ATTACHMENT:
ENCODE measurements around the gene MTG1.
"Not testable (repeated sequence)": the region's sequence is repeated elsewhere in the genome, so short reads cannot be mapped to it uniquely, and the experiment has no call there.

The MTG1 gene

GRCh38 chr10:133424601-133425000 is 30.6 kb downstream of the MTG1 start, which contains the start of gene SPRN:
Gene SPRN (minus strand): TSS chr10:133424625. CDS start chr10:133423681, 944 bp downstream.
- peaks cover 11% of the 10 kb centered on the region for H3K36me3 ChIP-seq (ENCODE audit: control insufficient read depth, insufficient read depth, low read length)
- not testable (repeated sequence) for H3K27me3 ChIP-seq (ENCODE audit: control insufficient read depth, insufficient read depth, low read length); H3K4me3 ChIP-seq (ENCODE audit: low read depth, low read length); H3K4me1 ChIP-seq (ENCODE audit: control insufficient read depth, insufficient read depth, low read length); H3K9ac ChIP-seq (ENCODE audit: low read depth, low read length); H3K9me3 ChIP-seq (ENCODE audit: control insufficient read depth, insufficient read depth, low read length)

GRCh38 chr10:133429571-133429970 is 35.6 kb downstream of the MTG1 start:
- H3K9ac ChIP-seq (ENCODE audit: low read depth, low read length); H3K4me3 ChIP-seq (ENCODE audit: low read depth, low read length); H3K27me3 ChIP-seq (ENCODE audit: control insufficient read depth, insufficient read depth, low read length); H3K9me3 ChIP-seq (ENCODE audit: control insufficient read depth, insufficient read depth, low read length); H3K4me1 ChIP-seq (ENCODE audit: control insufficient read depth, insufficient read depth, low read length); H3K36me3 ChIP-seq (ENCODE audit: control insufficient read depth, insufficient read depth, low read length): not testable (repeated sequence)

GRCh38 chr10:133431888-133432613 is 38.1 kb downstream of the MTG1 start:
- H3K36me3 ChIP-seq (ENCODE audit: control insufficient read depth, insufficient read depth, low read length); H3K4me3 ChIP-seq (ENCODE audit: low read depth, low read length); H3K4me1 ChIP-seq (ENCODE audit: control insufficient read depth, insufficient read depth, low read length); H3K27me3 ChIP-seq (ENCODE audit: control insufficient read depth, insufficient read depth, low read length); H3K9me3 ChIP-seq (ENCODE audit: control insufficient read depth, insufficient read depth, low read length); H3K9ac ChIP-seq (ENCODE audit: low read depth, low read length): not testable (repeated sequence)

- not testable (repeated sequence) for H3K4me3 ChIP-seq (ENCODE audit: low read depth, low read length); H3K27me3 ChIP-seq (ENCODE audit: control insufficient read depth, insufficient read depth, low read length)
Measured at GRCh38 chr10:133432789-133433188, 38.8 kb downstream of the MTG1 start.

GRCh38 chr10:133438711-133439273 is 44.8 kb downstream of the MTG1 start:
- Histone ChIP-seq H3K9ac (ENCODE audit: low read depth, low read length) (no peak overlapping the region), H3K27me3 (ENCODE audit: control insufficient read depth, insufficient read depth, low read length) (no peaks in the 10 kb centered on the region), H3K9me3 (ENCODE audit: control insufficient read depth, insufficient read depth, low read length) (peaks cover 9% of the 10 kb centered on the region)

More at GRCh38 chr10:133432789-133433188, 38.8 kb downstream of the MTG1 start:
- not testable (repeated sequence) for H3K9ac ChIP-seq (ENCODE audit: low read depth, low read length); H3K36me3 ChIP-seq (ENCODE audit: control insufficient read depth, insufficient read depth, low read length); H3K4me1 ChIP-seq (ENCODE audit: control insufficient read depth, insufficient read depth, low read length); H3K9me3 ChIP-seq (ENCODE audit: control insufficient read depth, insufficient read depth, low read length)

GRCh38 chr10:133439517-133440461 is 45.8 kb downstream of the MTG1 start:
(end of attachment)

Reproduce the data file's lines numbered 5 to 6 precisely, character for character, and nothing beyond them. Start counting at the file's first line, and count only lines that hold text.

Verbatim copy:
Gene SPRN (minus strand): TSS chr10:133424625. CDS start chr10:133423681, 944 bp downstream.
- peaks cover 11% of the 10 kb centered on the region for H3K36me3 ChIP-seq (ENCODE audit: control insufficient read depth, insufficient read depth, low read length)